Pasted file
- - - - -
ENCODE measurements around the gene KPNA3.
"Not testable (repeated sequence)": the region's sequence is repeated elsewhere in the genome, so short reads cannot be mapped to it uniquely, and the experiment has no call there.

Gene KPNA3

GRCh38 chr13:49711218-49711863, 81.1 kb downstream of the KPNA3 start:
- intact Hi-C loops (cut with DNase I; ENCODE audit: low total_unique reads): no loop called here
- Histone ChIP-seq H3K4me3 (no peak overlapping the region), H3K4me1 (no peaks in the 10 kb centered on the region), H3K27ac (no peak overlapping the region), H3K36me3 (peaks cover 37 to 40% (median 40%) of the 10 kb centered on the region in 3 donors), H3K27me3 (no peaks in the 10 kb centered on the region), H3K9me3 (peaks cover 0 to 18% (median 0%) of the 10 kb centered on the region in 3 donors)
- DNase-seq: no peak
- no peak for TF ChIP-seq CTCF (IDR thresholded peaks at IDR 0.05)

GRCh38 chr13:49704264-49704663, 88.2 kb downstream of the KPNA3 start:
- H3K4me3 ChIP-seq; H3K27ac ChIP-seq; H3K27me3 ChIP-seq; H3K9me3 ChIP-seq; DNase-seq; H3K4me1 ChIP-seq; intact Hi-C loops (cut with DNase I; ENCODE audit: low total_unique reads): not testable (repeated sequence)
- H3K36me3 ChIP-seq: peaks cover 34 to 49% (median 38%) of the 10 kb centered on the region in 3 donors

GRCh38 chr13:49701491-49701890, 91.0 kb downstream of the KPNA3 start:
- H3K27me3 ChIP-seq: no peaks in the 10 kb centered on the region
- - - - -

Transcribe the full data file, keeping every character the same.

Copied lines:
ENCODE measurements around the gene KPNA3.
"Not testable (repeated sequence)": the region's sequence is repeated elsewhere in the genome, so short reads cannot be mapped to it uniquely, and the experiment has no call there.

Gene KPNA3

GRCh38 chr13:49711218-49711863, 81.1 kb downstream of the KPNA3 start:
- intact Hi-C loops (cut with DNase I; ENCODE audit: low total_unique reads): no loop called here
- Histone ChIP-seq H3K4me3 (no peak overlapping the region), H3K4me1 (no peaks in the 10 kb centered on the region), H3K27ac (no peak overlapping the region), H3K36me3 (peaks cover 37 to 40% (median 40%) of the 10 kb centered on the region in 3 donors), H3K27me3 (no peaks in the 10 kb centered on the region), H3K9me3 (peaks cover 0 to 18% (median 0%) of the 10 kb centered on the region in 3 donors)
- DNase-seq: no peak
- no peak for TF ChIP-seq CTCF (IDR thresholded peaks at IDR 0.05)

GRCh38 chr13:49704264-49704663, 88.2 kb downstream of the KPNA3 start:
- H3K4me3 ChIP-seq; H3K27ac ChIP-seq; H3K27me3 ChIP-seq; H3K9me3 ChIP-seq; DNase-seq; H3K4me1 ChIP-seq; intact Hi-C loops (cut with DNase I; ENCODE audit: low total_unique reads): not testable (repeated sequence)
- H3K36me3 ChIP-seq: peaks cover 34 to 49% (median 38%) of the 10 kb centered on the region in 3 donors

GRCh38 chr13:49701491-49701890, 91.0 kb downstream of the KPNA3 start:
- H3K27me3 ChIP-seq: no peaks in the 10 kb centered on the region